Winners and Losers
While the cheers from the crowd at the June 26 NBA draft in Madison Square Garden still echo in his memory, UNLV star Greg Anthony—he of the charming smile, the quick wit and the politician's rap—would be wise to consider the lessons of recent history. Four years ago, thousands of New York Knick fans cheered and stomped just as wildly for another young and confident point guard as they did last week for Anthony, whom the Knicks nabbed with the 12th pick. Today, Mark Jackson, the onetime darling of the fans and the 1988 Rookie of the Year, is little more than trade bait.
Nevertheless, Anthony is one of the winners in SI's assessment of the 1991 draft. Here are others, along with some losers.
WINNER—Kenny Anderson of Georgia Tech, chosen No. 2, by the Nets. The flashy point guard would have fit in with either New Jersey or Sacramento, but he's better off close to his New York City roots. Anderson plans to buy a house in New Jersey for his mother, Joan, and says that if he gets out of line, "she can smack me around a little bit." The same can be said, Kenny, of your hard-nosed coach, Bill Fitch.
LOSER—Billy Owens, chosen No. 3, by the Kings. The versatile All-America forward from Syracuse did a fairly good job of disguising his displeasure after being selected by Sacramento (yes, Owens looked as if he were going to the dentist, but only for a filling, not a root canal). Owens had wanted to be reunited in New Jersey with former Syracuse teammate Derrick Coleman; now he faces a more uncertain future with the Kings, whose best player, second-year man Lionel Simmons, is also a small forward.
WINNER—Mark Macon, picked No. 8, by the Nuggets. Think back to last year: Macon, the Temple shooting guard, had, by some accounts, fallen out of the first round because of inconsistent play. Now, having redeemed himself in the '91 NCAA tournament, he's a lottery pick and will probably get a chance to start immediately in the backcourt with Chris Jackson.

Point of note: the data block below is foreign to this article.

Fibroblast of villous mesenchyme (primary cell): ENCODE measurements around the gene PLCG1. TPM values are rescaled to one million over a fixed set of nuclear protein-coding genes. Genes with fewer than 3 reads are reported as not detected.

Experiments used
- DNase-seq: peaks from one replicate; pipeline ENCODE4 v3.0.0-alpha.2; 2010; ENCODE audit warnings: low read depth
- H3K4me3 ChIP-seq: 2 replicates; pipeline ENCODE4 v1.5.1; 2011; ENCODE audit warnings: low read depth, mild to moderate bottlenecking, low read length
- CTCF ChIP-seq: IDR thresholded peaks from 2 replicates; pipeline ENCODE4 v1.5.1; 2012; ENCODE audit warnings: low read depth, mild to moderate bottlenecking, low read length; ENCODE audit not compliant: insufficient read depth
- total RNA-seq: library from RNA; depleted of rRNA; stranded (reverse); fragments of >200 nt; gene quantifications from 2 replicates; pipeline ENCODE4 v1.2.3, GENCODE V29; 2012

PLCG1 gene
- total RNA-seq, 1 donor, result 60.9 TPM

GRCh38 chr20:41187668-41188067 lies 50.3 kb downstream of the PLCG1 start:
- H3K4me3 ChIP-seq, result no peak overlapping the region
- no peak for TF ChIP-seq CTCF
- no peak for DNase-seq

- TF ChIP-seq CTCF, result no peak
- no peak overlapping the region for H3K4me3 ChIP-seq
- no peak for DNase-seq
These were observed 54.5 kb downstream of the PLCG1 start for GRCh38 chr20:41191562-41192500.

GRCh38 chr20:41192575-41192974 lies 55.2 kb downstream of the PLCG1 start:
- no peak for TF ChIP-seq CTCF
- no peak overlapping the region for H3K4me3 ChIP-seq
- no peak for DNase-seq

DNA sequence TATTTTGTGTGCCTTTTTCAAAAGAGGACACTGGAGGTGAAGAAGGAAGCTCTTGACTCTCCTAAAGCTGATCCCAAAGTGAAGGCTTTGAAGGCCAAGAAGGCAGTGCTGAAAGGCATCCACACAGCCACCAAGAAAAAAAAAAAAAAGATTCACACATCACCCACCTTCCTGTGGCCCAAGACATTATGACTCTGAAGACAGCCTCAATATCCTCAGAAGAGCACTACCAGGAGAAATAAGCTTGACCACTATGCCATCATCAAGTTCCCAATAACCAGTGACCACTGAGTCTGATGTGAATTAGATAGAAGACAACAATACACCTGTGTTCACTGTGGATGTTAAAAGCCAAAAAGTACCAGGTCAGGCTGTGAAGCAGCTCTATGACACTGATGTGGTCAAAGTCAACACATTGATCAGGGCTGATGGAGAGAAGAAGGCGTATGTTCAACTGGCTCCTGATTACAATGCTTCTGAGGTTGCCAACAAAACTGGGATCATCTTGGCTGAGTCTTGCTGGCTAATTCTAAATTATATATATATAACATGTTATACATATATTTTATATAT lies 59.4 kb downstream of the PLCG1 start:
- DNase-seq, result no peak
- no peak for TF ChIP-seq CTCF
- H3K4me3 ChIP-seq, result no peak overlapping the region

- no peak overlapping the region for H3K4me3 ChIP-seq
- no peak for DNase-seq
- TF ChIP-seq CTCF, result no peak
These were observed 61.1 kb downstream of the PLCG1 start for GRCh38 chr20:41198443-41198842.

LOSER—Stanley Roberts, No. 23, by the Magic. Look at the No. 7 pick, 7'2" center Luc Longley, who was chosen by the Timberwolves. That could've been you, Stanley, if you hadn't let your weight balloon to more than 300 pounds after returning from Spain in May. The NBA is increasingly intolerant of overweight, out-of-shape players, even ones with talent.
WINNER—Jerry Tarkanian, the UNLV coach. In one week, Tark got to publicly blast his nemesis, the NCAA, in a U.S. House subcommittee hearing, then showed up at the draft to hug and mug with his three Runnin' Rebel first-round picks: Larry Johnson (No. 1), who went to the Hornets; Stacey Augmon (No. 9), to the Hawks; and Anthony. One question, Tark: With that kind of talent—plus UNLV center George Ackles, who was chosen early in the second round by the Heat—why didn't you beat Duke?
LOSER—Don Nelson, the Warrior coach. Nellie was unable to use the team's three first-round picks to trade up and snare Longley, the player he wanted. The Warriors would have chosen Roberts had his predraft workout in Oakland not been a joke. (Roberts made calls from a cellular phone while he worked out.) Instead, they landed two 6'10" players, Chris Gatling of Old Dominion and Shaun Vandiver of Colorado; they also got 6'9" Victor Alexander of Iowa State. The Warriors still want to deal for a center, but they will have to part with shooting guard Mitch Richmond to get a player of significance.
WINNER—Guard Terrell Brandon of Oregon, chosen No. 11, by the Cavaliers. Sitting together at the draft, Brandon and Anthony conferred after Arizona power forward Brian Williams was picked No. 10, by the Magic. "I'd like to go next to the Cavs," said Brandon. To which Anthony added, "And I'd like to be there for the Knicks." And that's exactly what happened. A New York audience is perfect for the bold and brassy Anthony, while the quieter Brandon, who had bought a Cavalier cap weeks ago because he so respected coach Lenny Wilkens, said he would be happiest in Cleveland, even if he will be sitting behind Mark Price.